Running|Code

About software development and trail running.

The Official Old Mountain Coffee® Giant Wilderness Traverse™

In late July, Strat and I did an extended version of the classic Rocky Peak-Giant traversal: starting at the east trailhead in New Russia, traversing Rocky Peak Ridge to Giant, but then instead of descending directly to 73, taking the north trail off the “back” of Giant deeper into the wilderness near Green, and then over Hopkins and Spread Eagle before finishing right in Keene Valley. Or more precisely, finishing at the door of Old Mountain Coffee for post-hike treats.

This was a very fun, mellow, quiet trip! We had both seen all of these summits, but had not seen the east approach (except Strat, in the winter), nor any of the trails connecting Giant to Hopkins, nor the descent from Spread Eagle to the Beede Road neighborhood. So, lots of new experiences punctuated by visits to familiar peaks. And we had the whole place to ourselves: only saw a single other party on trails the whole day.

It was a very damp and unseasonably cool morning following a long day of rain, so the whole first half was walking through magical rainforests of massive old-growth trees, or shivering inside clouds along the open ridge lines. We could swear some of that fine mist was snow. But endless ripe blueberries, interesting stunted oak trees, the steady trickle of fun little rock scrambles, and plenty of conversation kept us moving. We both get cold easily and are very stubborn about digging warm layers out of our packs, so that’s just how we do things.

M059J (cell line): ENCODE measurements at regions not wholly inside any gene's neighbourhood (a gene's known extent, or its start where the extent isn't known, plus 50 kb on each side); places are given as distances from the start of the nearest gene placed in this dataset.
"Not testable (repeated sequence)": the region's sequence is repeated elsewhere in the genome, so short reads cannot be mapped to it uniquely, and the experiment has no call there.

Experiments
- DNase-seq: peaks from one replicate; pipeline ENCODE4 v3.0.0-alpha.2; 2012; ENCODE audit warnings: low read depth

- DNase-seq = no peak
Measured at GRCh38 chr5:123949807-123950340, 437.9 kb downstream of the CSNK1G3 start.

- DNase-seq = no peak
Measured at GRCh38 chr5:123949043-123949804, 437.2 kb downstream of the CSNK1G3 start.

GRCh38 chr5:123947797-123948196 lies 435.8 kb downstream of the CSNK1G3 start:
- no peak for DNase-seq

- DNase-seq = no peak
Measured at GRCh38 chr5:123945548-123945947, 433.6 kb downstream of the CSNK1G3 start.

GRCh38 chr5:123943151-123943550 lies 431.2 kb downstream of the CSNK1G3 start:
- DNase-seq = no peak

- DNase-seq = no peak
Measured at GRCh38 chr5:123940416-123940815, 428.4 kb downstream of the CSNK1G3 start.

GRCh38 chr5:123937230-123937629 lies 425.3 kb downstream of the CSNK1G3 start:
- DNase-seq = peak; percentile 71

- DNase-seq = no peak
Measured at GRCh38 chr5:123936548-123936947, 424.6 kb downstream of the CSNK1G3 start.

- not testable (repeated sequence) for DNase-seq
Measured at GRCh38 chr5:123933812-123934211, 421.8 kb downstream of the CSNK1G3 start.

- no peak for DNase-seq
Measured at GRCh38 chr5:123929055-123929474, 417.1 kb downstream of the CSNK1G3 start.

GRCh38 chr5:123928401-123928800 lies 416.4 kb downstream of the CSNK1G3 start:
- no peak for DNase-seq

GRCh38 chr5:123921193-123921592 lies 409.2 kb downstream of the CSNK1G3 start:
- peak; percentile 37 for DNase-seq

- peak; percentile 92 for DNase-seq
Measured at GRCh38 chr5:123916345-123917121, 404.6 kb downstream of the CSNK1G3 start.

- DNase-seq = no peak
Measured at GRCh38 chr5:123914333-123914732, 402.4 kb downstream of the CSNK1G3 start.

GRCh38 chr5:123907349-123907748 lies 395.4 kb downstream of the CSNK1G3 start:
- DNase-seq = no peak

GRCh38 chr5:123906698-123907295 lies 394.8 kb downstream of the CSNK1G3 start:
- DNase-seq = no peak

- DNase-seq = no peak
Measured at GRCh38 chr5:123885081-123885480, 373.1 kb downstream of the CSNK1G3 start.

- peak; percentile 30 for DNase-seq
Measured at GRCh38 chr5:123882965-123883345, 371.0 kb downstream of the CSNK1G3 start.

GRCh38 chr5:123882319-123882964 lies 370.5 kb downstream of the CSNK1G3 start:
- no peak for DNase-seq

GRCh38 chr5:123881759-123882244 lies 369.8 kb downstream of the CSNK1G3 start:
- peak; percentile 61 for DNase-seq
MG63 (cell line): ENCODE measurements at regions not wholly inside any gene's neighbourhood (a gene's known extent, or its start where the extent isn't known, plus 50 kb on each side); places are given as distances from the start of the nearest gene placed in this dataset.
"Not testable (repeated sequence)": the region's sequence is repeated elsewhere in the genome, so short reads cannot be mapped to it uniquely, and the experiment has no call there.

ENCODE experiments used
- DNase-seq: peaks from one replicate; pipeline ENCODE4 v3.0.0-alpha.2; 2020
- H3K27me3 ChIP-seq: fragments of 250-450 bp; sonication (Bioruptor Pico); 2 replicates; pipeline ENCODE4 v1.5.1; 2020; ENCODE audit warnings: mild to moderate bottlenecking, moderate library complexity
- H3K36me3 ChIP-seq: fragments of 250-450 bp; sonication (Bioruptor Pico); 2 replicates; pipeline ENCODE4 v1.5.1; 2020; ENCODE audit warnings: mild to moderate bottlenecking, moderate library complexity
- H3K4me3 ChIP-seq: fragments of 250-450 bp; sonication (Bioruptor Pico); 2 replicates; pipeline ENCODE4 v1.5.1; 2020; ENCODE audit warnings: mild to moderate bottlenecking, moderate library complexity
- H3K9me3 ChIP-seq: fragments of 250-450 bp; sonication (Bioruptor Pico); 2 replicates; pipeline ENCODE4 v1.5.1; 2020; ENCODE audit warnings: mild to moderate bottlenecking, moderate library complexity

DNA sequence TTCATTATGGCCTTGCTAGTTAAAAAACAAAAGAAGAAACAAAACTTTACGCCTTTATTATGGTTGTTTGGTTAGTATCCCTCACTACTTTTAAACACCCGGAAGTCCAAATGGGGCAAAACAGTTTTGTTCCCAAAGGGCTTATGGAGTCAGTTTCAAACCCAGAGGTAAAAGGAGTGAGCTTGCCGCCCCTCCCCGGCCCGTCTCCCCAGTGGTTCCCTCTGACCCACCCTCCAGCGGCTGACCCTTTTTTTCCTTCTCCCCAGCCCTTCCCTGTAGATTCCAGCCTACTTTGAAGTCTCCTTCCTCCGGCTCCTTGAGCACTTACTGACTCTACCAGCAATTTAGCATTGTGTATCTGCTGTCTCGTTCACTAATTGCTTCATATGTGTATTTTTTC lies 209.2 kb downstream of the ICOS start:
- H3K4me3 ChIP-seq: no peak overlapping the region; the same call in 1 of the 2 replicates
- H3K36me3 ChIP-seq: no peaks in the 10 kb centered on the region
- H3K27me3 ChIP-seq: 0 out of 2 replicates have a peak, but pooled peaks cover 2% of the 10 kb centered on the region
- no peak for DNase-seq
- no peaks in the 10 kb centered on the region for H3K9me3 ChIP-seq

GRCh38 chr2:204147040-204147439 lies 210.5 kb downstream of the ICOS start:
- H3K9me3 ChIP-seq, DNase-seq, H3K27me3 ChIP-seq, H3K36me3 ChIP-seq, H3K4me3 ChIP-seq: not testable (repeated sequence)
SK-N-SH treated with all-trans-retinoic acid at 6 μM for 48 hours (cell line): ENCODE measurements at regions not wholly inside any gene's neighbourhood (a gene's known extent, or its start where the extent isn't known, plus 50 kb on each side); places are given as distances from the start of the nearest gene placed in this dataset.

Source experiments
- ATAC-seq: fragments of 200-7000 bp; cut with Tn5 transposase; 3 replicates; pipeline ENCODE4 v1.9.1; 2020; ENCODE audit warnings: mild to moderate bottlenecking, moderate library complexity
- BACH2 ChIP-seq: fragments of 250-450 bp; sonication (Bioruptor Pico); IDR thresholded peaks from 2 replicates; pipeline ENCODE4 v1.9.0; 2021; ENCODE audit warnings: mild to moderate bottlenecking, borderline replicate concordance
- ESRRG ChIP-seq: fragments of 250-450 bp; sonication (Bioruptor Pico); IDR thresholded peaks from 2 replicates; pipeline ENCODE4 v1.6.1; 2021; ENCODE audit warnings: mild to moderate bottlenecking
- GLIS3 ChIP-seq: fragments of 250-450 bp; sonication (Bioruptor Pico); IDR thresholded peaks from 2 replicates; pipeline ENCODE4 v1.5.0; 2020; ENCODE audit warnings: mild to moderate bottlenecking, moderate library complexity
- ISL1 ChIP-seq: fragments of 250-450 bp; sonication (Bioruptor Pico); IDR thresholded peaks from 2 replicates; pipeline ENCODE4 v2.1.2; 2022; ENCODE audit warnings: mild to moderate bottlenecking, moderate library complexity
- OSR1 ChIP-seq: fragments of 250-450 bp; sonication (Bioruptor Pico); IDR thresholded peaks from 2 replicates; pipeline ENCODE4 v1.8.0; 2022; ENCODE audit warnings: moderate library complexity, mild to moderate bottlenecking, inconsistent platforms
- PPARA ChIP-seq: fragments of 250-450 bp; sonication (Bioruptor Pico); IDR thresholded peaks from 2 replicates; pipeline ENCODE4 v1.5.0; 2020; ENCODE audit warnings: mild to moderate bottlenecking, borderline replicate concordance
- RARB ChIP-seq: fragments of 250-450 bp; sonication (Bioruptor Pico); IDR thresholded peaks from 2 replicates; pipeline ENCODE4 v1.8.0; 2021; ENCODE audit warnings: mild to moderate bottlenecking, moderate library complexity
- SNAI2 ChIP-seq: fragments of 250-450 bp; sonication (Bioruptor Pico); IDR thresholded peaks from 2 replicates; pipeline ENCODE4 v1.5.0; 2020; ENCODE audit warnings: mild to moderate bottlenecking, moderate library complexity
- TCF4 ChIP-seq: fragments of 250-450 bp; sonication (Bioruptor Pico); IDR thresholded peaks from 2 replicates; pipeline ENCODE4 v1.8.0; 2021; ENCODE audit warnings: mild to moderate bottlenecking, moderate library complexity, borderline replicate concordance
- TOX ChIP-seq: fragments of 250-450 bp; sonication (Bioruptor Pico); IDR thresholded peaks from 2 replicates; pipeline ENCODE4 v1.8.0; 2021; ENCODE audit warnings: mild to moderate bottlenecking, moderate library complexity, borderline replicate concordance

We misremembered the exact sequence of the little peaks and features along that ridge traversal, so the middle part felt endless, and then unexpectedly we found ourselves on Rocky Peak. Felt good to be on one of the few parts of trail we knew just as a bit of sun came out to warm us up, and we made excellent time getting over to Giant.

Next was the descent along the north trail toward Green. We had talked about maybe bushwhacking up Green to work on our hundred-highest log, but I had an excellent rationalization for our cold tired bodies to save this for another day: a full east-to-west traversal of Green starting in the brook near Owl’s Head sounded way more interesting. I had read there were cool rock formations, why miss out on that?

Anyway, the north trail was cool. Always interesting to see how different these lesser-used trails can feel. This was a primeval area full of green mosses and ferns, gray mist, and the rich reds and browns of rotting wood. All of these colors were even more saturated after the rain. It felt like moving through a waking dream or some fantasy film.

On the way to Hopkins, the trail goes over a bump on the shoulder of Green through a rather shadowy stretch of spruces. To add to the spooky mood, we found lots of ghost pipes growing at the edges of the trail. So I named this Ghost Pipe Mountain.

The clouds finally broke just in time for our arrival at the Hopkins summit, and we savored dry rock and spectacular views. One of our favorite summit views. Then time to finish up, we were ready for snacks so we hurried down into town. We had started the day with a stop at Old Mountain to fuel up before the hike, and now were finishing it there, reporting the day’s exploits to Nick—the same barista who saw us off in the morning.

Good times and a fun route. I would revisit this in every season to see how the terrain, views, and effort levels change in various conditions.

Here’s some Strava data.